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Training Programs and Aids

Notifying Family Members After Unexpected Deaths

Healthcare providers receive little training on notifying family members of a loved one's unexpected death. The way this information is delivered can have a long-lasting impact on a family's health and well-being. CSTS has developed an interactive, mobile website to serve as a guide for healthcare providers who may find themselves in these situations.

Click HERE for resource

Curriculum Recommendations for Disaster Health Professionals: Disaster Behavioral Health

2nd Edition

This guidance document was created with the intent to 1) provide a framework upon which to build disaster behavioral health curricula and 2) compile and give access to up-to-date, credible resources to support such curricula. It is intended for use by those developing and delivering disaster behavioral health training as well as community leaders, policymakers, and others seeking to better understand the behavioral health impacts of disasters on individuals and communities.

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Caring for Those Who Work with the Dead: Adapting a Psychological First Aid Intervention to Your Setting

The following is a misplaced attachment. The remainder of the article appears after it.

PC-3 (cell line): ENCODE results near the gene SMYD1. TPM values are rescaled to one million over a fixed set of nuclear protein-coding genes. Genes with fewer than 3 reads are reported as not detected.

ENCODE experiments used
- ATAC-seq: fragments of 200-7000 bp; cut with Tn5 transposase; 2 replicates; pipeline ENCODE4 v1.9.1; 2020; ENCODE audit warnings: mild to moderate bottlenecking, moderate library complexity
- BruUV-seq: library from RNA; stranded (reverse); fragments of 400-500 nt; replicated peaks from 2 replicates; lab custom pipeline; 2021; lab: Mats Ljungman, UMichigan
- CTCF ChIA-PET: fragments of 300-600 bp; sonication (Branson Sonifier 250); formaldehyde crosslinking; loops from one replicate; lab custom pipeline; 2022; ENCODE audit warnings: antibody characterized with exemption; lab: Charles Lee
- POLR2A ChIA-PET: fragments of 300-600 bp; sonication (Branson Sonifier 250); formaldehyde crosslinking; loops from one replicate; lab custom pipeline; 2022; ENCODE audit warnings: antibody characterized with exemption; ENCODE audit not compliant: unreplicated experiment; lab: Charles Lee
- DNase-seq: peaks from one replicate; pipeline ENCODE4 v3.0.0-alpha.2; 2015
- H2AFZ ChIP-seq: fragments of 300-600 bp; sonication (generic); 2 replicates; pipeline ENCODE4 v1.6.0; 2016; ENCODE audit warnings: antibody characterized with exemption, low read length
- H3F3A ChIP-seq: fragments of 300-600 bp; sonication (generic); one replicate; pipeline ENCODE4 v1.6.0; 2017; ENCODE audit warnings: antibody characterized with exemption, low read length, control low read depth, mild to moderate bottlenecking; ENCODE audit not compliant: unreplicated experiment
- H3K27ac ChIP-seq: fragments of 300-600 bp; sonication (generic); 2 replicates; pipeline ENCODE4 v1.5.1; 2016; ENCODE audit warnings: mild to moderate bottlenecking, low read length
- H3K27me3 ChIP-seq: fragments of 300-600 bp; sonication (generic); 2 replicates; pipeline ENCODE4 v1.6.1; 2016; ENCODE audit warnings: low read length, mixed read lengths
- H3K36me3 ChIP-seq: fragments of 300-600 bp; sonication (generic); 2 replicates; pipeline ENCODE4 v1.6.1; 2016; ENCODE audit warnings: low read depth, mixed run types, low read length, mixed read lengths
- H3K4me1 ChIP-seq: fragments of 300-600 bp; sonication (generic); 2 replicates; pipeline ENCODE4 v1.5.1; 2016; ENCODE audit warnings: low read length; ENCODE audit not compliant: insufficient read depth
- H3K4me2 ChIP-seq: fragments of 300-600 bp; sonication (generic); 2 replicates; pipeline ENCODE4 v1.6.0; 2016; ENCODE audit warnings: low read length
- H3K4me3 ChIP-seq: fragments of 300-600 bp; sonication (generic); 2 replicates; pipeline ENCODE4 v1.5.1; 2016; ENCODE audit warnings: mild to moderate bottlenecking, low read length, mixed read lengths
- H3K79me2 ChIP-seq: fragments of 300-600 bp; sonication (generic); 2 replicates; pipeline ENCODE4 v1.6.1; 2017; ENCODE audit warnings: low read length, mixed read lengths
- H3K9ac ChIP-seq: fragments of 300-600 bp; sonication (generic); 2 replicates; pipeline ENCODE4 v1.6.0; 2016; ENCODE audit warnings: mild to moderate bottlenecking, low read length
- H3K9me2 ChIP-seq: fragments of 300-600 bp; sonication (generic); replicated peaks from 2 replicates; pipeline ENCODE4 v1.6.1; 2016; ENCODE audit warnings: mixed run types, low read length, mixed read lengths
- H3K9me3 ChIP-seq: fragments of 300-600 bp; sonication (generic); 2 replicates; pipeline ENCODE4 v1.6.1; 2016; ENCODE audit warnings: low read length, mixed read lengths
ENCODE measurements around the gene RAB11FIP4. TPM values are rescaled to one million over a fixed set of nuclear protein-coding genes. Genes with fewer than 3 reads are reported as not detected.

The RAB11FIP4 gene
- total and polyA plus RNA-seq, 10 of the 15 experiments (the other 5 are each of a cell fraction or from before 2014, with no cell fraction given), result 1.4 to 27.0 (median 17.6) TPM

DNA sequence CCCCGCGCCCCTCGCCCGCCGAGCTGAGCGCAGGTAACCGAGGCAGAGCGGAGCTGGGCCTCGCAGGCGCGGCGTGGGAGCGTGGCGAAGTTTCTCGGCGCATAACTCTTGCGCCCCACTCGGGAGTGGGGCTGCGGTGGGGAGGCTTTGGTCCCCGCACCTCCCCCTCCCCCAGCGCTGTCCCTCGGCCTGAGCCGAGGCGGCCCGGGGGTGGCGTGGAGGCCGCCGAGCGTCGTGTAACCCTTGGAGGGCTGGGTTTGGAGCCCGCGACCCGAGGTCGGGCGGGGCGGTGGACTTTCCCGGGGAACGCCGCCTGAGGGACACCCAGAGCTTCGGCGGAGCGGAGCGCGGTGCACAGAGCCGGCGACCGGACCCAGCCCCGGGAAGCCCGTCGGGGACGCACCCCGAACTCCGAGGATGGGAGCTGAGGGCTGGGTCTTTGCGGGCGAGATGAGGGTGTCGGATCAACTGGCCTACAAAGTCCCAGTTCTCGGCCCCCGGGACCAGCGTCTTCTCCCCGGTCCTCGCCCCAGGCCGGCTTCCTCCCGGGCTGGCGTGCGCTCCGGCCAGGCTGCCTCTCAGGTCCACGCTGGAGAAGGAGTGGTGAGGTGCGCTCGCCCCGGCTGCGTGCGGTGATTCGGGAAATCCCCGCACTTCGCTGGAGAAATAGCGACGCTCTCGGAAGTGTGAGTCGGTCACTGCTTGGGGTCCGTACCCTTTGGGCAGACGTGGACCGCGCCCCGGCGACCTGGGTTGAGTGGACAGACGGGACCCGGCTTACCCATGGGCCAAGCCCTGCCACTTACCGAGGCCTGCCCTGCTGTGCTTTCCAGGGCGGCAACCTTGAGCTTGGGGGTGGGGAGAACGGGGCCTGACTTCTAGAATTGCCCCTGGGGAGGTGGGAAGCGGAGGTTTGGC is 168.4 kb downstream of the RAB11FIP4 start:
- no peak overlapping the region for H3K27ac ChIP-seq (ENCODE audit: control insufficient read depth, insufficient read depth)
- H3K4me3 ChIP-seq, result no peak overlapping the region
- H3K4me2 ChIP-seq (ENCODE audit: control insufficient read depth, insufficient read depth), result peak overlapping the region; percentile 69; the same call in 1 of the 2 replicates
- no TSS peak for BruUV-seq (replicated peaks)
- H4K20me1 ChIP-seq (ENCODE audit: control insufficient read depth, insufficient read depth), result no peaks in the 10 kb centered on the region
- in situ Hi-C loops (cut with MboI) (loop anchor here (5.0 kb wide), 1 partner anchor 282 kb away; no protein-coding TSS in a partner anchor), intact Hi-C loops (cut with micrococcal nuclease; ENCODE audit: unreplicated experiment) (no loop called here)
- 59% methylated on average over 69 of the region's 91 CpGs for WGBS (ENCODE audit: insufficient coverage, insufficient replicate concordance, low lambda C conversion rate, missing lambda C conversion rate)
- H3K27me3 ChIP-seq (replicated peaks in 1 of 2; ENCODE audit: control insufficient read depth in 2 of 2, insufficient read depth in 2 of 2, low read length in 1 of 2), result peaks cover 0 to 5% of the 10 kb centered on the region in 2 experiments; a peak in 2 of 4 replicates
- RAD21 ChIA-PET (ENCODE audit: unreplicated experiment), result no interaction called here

Working with the dead, especially following mass-casualty events is one of the most stressful aspects of disaster work. In order to deal with this stress, an innovative early intervention was developed that uses the principles of Psychological First Aid.

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Personal Firearm Safety

The following educational materials were created by the Center for the Study of Traumatic Stress (CSTS) in partnership with the Yellow Ribbon Reintegration Program (YRRP) and the Defense Suicide Prevention Office (DSPO) to inform gun safety procedures in order to advance the safety of service members and their families.

Click HERE for all resources